Role: Data curationRole: Formal analysisRole: ResourcesRole: Writing – original draftRole: Writing – review & editing
                Role: Data curationRole: Writing – original draft
                Role: Funding acquisition
                Role: InvestigationRole: Software
                Role: Funding acquisitionRole: Project administration
                Role: ConceptualizationRole: Data curation
                Role: Data curation
                Role: Data curationRole: Formal analysisRole: Methodology
                Role: Data curationRole: Writing – review & editing
                Role: Data curationRole: Writing – original draft
                Role: ConceptualizationRole: Supervision
                Role: Funding acquisitionRole: Project administrationRole: Supervision
                Role: Funding acquisitionRole: InvestigationRole: Project administrationRole: Resources
                Role: Editor
                Journal
                PLoS One
                PLoS ONE
                plos
                plosone
                PLoS ONE
                Public Library of Science (San Francisco, CA USA )
                1932-6203
                17 November 2017
                2017
                : 12
                : 11
                : e0187355
                Affiliations
                [1 ] School of Resources and Environmental Science, Wuhan University, Hubei, Wuhan, P. R. China
                [2 ] State Key Laboratory of Environmental Criteria and Risk Assessment, State Environmental Protection Key Laboratory of Simulation and Control of Groundwater Pollution, Chinese Research Academy of Environmental Science, Beijing, China
                [3 ] Beijing Vocational College of Agriculture, Beijing, P. R. China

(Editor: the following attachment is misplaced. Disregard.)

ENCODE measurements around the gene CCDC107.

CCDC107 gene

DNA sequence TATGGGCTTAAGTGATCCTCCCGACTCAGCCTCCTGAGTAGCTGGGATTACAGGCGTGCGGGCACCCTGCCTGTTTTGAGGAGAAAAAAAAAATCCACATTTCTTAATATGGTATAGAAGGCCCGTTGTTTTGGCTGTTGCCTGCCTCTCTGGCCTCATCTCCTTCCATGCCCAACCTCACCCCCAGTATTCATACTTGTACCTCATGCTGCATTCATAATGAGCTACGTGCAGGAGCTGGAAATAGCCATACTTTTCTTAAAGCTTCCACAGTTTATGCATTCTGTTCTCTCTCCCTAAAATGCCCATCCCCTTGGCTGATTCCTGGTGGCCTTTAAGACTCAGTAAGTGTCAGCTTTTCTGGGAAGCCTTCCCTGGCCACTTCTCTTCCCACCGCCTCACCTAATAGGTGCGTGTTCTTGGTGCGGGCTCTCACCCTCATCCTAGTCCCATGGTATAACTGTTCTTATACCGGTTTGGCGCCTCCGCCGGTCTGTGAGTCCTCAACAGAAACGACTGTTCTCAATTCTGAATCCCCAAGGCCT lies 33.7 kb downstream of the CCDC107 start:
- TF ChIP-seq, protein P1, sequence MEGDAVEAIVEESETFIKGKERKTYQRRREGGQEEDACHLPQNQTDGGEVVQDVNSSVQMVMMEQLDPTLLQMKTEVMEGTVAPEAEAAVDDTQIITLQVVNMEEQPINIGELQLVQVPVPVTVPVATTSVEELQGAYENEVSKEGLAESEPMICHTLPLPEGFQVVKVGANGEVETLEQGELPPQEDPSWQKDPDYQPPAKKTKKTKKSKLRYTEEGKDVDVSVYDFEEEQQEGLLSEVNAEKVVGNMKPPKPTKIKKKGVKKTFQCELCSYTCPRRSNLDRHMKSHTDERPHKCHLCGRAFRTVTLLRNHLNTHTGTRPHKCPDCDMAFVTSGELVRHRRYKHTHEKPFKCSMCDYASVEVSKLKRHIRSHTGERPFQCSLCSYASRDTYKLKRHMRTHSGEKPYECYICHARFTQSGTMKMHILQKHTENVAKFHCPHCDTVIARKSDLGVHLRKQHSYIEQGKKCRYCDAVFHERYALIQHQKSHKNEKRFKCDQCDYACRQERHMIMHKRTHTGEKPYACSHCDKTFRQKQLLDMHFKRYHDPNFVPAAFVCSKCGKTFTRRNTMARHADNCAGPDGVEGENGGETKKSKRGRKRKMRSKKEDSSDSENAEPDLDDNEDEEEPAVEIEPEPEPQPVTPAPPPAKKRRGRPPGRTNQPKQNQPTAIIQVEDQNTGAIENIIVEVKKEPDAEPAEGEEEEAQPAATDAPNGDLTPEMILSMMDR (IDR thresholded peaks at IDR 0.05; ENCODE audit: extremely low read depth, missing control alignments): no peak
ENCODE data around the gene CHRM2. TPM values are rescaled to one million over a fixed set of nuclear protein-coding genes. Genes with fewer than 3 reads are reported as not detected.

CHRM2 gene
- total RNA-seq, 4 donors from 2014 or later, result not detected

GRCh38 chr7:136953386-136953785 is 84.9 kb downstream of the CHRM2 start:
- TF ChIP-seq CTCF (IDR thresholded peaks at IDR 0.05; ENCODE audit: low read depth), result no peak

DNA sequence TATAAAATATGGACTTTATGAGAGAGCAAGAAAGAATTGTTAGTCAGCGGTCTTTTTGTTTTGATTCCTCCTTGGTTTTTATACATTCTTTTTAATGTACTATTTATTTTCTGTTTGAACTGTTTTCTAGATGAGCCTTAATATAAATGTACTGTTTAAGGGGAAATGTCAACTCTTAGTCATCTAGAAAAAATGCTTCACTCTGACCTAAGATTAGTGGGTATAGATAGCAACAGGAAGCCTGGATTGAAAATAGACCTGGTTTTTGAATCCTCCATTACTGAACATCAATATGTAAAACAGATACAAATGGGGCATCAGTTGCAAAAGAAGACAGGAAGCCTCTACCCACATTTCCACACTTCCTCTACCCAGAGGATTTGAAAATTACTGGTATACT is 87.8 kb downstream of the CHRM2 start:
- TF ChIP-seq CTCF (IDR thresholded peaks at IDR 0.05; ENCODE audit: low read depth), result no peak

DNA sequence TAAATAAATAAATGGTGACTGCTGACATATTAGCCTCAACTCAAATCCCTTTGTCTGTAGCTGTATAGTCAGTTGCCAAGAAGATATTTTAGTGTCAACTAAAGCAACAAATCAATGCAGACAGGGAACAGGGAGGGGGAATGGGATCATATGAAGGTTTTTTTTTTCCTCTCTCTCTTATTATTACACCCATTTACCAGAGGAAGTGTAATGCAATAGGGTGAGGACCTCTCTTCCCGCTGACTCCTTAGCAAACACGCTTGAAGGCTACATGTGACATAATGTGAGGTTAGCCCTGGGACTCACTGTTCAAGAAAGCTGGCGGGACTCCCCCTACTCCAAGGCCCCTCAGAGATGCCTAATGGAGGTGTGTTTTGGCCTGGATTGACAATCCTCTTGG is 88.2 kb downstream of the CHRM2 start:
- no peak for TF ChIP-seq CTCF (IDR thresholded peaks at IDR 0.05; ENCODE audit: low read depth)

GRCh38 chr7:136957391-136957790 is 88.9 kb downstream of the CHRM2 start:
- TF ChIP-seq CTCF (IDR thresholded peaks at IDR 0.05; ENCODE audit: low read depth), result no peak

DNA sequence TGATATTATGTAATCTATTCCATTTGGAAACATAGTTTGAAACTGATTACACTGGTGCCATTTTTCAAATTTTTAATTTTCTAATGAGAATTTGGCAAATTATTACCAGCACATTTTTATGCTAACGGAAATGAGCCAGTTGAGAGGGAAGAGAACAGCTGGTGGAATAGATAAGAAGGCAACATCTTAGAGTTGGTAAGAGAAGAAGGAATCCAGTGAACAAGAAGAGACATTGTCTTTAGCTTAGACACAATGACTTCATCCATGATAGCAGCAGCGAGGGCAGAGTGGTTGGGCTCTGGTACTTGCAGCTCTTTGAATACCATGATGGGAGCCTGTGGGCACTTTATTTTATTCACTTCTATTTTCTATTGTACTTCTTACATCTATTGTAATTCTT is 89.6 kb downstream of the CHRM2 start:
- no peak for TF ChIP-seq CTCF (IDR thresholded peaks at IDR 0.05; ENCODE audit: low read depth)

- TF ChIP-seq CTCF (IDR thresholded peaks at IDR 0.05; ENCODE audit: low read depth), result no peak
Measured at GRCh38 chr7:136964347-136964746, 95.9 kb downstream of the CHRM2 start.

[4 ] Key Laboratory of Urban Storm Water System and Water Environment, Ministry of Education, Beijing University of Civil Engineering and Architecture, Beijing, China
                [5 ] College of Resource Environment and Tourism, Capital Normal University, Beijing, China
                [6 ] College of Environmental Science and Engineering, Guilin University of Technology, Guilin, China
                Universidade Estadual Paulista Julio de Mesquita Filho, BRAZIL
                Author notes

                Competing Interests: The authors have declared that no competing interests exist.

                Article
                PONE-D-17-08275
                10.1371/journal.pone.0187355
                5693440
                29149172
                c36e227d-d15f-459c-8c1e-a002d2f6701a
                © 2017 Wang et al

                This is an open access article distributed under the terms of the Creative Commons Attribution License, which permits unrestricted use, distribution, and reproduction in any medium, provided the original author and source are credited.

                History
                : 2 March 2017
                : 18 October 2017
                Page count
                Figures: 5, Tables: 2, Pages: 15
                Funding
                Funded by: the National Natural Science Foundation of China
                Award ID: 51678549
                Award Recipient :
                This work was kindly supported by the National Natural Science Foundation of China (51678549) and the Fundamental Research Funds for the Central Universities (Wuhan University-Duke initiative project 201604398).
                Categories
                Research Article
                Earth Sciences
                Marine and Aquatic Sciences
                Water Quality
                Chemical Oxygen Demand
                Physical Sciences
                Physics
                Electromagnetic Radiation
                Luminescence
                Fluorescence
                Engineering and Technology
                Sanitary Engineering
                Solid Waste Management
                Sewage Treatment
                Engineering and Technology
                Environmental Engineering
                Pollution
                Water Pollution
                Ecology and Environmental Sciences
                Natural Resources
                Water Resources
                Earth Sciences
                Marine and Aquatic Sciences
                Water Quality
                Engineering and Technology
                Environmental Engineering
                Sewage
                Research and Analysis Methods
                Spectrum Analysis Techniques
                Absorption Spectroscopy
                Custom metadata
                All relevant data are within the paper and its Supporting Information files.

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                Uncategorized